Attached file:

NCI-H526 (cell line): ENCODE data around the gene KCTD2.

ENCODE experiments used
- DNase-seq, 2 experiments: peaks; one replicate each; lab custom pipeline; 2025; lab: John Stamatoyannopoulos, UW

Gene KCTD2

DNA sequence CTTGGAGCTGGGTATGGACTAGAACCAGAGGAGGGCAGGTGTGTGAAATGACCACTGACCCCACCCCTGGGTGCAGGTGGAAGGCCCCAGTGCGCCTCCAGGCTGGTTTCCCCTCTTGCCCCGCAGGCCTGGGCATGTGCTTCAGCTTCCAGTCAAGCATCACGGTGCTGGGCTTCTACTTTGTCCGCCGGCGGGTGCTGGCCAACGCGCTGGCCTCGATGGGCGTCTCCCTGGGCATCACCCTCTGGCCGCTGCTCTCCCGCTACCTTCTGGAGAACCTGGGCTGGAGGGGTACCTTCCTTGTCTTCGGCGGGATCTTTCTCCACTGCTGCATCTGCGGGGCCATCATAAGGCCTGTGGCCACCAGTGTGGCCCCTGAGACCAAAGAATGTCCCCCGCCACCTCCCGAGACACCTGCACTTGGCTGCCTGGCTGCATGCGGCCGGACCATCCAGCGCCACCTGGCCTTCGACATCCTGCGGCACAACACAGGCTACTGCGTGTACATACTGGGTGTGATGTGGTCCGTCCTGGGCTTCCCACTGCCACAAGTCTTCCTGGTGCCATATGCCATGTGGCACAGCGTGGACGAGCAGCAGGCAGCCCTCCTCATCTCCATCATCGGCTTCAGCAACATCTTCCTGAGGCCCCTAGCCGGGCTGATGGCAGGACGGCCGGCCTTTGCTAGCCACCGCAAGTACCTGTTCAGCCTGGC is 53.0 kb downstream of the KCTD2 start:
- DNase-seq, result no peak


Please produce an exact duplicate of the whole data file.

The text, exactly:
NCI-H526 (cell line): ENCODE data around the gene KCTD2.

ENCODE experiments used
- DNase-seq, 2 experiments: peaks; one replicate each; lab custom pipeline; 2025; lab: John Stamatoyannopoulos, UW

Gene KCTD2

DNA sequence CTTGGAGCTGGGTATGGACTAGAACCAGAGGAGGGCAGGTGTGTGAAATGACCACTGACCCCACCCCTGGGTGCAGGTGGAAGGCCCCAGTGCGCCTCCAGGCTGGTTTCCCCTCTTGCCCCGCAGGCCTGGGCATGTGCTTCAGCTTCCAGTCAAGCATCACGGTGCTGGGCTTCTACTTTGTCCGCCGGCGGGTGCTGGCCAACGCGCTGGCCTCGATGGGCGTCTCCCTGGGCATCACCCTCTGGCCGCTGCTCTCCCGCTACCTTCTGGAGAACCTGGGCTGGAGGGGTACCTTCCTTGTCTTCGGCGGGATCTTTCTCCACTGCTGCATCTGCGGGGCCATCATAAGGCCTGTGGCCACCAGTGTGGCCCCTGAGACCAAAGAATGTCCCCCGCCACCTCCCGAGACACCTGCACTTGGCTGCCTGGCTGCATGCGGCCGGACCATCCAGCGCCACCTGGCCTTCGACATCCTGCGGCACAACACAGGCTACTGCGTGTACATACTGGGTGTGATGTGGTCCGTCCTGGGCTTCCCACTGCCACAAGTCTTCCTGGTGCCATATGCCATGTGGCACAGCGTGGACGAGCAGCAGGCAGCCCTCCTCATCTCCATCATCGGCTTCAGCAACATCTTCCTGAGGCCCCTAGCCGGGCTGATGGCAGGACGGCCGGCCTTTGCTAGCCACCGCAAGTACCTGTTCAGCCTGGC is 53.0 kb downstream of the KCTD2 start:
- DNase-seq, result no peak